Most of us associate telescopes with amateur astronomy. Although there are more telescope options available to amateurs today than ever before, we know that binoculars can be the best way to get started in this fascinating hobby. Still, there will be a point where you want to see more: dimmer objects and more magnification of small objects. That is where a telescope can help.
Professional astronomers have long used telescopes to carefully study and measure objects in the night sky. Over 400 years ago, Galileo was perhaps the first astronomer to recognize the utility of the telescope for extending our sense of vision to the very distant. Ever since, this instrument has led the way to many discoveries. Not only does it magnify and intensify, but with modern detection methods (i.e. photography, electronic charge-coupled devices, radio receivers, x- and cosmic ray counters) we have extended human vision into wavelengths that are invisible to the eye.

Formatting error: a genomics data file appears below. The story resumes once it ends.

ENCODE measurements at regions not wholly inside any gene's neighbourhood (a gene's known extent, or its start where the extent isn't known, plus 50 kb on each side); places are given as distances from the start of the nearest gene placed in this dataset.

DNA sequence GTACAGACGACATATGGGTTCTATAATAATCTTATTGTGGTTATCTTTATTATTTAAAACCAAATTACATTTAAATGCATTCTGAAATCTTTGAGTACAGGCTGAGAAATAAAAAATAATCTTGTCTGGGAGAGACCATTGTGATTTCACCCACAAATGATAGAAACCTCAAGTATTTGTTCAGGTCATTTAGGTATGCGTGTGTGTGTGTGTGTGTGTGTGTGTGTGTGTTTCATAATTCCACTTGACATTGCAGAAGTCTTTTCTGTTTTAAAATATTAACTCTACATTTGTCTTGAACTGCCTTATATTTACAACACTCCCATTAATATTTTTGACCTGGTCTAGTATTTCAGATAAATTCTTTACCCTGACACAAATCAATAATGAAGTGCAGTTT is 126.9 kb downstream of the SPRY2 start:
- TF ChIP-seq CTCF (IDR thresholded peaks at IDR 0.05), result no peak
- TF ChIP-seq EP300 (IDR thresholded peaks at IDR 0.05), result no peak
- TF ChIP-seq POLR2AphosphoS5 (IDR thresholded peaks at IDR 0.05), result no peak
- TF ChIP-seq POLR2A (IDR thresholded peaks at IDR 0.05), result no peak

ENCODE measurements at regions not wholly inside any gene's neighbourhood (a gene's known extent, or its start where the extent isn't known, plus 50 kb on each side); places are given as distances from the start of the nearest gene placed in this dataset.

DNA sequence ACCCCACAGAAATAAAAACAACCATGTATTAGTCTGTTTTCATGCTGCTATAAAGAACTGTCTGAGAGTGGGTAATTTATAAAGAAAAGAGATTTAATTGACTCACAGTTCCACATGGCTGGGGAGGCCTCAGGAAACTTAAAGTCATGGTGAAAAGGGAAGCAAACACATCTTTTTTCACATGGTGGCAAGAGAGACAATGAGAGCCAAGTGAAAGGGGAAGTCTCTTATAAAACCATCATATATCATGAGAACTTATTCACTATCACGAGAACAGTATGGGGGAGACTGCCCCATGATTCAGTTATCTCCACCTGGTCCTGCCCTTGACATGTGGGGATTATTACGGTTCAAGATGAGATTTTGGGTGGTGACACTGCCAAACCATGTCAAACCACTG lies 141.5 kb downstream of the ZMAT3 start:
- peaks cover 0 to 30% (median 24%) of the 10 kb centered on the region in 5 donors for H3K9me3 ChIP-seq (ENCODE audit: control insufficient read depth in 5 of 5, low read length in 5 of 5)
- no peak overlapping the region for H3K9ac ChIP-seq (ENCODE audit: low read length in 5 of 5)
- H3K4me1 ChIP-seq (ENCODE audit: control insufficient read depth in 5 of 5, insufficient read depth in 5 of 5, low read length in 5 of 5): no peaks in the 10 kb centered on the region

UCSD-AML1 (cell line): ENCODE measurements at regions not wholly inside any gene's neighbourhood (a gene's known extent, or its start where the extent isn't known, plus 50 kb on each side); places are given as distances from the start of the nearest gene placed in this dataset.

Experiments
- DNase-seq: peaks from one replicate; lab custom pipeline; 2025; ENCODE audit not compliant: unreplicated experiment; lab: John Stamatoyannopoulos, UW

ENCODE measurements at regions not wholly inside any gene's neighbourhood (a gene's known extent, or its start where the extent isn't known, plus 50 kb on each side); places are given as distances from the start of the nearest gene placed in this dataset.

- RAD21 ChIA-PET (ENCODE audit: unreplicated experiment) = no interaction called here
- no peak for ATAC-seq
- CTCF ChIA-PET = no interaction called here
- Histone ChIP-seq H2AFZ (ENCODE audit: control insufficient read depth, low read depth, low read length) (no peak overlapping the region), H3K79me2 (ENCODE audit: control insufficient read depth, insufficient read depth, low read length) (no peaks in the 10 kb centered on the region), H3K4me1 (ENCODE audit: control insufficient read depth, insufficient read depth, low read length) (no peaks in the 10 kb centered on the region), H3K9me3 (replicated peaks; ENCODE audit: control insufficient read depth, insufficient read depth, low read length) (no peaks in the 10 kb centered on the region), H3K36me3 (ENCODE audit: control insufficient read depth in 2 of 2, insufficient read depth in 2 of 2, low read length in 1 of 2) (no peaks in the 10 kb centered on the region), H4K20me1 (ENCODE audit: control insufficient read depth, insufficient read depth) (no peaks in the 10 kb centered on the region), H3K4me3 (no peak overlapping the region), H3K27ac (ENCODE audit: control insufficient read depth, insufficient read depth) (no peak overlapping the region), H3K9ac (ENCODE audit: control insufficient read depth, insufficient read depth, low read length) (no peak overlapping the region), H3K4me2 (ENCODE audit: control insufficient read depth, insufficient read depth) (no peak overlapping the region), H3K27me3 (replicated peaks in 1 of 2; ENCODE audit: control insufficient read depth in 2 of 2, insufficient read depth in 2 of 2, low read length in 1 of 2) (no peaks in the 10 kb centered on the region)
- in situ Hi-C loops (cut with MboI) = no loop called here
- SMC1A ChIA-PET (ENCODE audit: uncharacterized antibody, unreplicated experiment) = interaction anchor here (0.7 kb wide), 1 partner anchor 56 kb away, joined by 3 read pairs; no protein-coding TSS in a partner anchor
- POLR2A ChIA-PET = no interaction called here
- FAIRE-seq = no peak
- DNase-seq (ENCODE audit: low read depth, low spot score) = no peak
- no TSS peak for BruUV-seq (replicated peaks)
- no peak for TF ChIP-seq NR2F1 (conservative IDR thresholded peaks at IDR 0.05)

This week we will study the detection, collection, focusing, and formation of images with telescopes. We will also examine the effects of Earth's atmosphere on electromagnetic radiation from space, and marvel at some of the ingenious ways that astronomers and telescope designers have circumvented these problems, with ground- and space-based telescopes. Finally, we will delve into the goals and tools of serious amateur astronomers and take a close look at telescopes that interested individuals can afford and use. One word of caution, though: this is a hobby that can become addictive.